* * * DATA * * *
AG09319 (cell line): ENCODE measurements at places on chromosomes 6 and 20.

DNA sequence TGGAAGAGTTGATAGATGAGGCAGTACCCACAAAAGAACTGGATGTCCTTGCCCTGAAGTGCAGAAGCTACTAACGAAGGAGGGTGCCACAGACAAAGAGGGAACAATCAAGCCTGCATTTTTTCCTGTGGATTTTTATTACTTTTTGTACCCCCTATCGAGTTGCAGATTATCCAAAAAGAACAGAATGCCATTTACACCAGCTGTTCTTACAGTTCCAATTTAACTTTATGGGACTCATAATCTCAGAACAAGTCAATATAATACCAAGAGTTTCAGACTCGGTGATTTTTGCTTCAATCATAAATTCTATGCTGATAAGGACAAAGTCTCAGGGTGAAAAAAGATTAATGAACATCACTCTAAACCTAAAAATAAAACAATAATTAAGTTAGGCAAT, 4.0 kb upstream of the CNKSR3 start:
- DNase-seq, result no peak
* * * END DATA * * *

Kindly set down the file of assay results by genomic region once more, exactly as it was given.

AG09319 (cell line): ENCODE measurements at places on chromosomes 6 and 20.

DNA sequence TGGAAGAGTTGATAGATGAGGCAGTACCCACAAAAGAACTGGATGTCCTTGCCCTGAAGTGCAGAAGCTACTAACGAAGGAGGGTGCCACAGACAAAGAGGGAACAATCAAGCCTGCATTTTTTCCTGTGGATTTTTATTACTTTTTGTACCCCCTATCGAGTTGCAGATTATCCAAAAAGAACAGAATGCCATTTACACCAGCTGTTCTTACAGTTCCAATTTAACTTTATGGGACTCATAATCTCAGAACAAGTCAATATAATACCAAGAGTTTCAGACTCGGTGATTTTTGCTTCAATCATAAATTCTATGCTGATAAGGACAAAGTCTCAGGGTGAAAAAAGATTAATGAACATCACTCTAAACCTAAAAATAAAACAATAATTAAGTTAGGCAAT, 4.0 kb upstream of the CNKSR3 start:
- DNase-seq, result no peak